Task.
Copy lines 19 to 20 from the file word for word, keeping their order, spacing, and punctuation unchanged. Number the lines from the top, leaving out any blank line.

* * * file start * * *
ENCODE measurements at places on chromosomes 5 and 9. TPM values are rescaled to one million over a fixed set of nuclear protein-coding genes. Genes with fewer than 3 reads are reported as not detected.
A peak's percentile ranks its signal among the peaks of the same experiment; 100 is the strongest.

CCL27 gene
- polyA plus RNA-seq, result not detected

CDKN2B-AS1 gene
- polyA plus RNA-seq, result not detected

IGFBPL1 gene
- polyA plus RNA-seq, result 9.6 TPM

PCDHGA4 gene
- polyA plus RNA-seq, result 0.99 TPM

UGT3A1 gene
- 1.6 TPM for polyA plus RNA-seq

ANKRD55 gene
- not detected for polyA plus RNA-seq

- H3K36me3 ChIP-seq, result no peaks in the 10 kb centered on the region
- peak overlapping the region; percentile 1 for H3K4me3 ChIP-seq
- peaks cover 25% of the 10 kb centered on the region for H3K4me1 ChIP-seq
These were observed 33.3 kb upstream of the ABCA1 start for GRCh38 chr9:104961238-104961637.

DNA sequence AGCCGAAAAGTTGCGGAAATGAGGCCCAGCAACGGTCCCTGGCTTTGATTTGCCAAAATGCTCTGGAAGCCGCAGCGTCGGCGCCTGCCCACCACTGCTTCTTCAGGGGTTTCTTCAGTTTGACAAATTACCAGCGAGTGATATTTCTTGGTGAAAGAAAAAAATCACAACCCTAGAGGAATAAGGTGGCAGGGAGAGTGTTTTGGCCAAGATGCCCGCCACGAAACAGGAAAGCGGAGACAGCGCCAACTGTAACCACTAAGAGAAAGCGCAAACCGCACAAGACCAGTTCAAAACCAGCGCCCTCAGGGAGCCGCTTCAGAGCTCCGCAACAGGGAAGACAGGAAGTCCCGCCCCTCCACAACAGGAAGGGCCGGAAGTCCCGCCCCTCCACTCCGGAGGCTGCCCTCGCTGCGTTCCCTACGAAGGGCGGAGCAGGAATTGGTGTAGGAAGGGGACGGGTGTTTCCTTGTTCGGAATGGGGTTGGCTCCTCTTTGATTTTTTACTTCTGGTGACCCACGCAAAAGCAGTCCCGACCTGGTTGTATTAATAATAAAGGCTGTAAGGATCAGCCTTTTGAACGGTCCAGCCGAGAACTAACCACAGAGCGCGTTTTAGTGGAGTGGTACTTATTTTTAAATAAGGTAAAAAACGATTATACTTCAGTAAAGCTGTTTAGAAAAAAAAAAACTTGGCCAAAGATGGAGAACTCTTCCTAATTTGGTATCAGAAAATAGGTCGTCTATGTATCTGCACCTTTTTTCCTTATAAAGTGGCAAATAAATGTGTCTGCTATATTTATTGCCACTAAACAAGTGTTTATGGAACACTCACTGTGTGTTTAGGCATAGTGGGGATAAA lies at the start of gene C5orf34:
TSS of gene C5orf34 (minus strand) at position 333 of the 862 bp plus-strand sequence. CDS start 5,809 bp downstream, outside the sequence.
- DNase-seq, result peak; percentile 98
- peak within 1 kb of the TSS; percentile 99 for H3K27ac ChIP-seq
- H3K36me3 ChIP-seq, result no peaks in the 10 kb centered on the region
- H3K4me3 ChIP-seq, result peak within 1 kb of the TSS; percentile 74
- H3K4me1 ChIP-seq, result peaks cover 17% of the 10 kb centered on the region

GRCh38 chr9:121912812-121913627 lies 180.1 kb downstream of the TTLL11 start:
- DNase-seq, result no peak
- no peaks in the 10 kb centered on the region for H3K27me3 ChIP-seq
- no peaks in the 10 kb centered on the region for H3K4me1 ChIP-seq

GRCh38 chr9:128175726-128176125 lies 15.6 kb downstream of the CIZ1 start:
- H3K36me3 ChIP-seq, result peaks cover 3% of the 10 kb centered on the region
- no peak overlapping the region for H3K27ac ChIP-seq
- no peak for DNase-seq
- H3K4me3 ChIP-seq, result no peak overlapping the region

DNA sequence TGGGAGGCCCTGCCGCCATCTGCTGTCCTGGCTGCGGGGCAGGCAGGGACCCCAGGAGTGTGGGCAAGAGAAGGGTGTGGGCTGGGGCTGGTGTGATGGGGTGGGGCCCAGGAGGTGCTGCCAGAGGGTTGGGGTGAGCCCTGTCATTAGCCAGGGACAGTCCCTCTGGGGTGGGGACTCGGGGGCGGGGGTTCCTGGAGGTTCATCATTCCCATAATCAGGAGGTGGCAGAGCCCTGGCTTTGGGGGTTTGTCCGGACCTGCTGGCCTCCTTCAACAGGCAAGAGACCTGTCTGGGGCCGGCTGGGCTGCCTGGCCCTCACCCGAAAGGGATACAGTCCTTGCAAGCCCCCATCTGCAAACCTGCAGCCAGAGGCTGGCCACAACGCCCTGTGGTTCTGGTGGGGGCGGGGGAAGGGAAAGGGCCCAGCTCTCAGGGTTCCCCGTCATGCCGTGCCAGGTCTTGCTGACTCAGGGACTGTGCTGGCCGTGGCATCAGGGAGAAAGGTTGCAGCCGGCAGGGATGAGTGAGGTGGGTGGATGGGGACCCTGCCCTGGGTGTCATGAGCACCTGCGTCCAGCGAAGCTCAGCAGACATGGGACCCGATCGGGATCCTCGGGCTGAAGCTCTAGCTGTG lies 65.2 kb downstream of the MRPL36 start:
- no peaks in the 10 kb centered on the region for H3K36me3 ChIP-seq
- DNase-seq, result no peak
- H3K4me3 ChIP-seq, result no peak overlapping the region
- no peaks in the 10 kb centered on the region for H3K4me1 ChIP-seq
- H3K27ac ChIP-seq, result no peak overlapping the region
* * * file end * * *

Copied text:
DNA sequence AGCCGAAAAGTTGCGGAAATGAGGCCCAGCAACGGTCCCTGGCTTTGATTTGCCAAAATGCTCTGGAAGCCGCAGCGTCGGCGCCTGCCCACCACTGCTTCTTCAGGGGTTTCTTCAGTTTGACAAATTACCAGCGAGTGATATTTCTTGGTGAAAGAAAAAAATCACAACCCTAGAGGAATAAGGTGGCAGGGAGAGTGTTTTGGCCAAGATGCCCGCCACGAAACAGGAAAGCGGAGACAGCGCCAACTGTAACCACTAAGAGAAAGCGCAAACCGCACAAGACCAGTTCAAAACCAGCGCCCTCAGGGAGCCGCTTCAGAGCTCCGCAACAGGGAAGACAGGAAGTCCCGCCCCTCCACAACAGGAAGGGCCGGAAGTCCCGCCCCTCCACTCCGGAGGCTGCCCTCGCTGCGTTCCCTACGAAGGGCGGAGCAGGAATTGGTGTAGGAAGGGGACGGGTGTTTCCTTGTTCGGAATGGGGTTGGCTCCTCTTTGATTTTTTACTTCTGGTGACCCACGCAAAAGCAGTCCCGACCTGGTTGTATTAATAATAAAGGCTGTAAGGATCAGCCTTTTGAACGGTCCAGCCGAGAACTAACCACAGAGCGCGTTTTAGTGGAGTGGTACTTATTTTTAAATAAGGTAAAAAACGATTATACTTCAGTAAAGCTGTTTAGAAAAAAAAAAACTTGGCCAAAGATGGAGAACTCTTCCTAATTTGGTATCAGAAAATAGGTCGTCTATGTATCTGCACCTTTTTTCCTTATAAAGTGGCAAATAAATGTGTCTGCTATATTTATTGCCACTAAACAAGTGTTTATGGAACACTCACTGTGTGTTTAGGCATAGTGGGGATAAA lies at the start of gene C5orf34:
TSS of gene C5orf34 (minus strand) at position 333 of the 862 bp plus-strand sequence. CDS start 5,809 bp downstream, outside the sequence.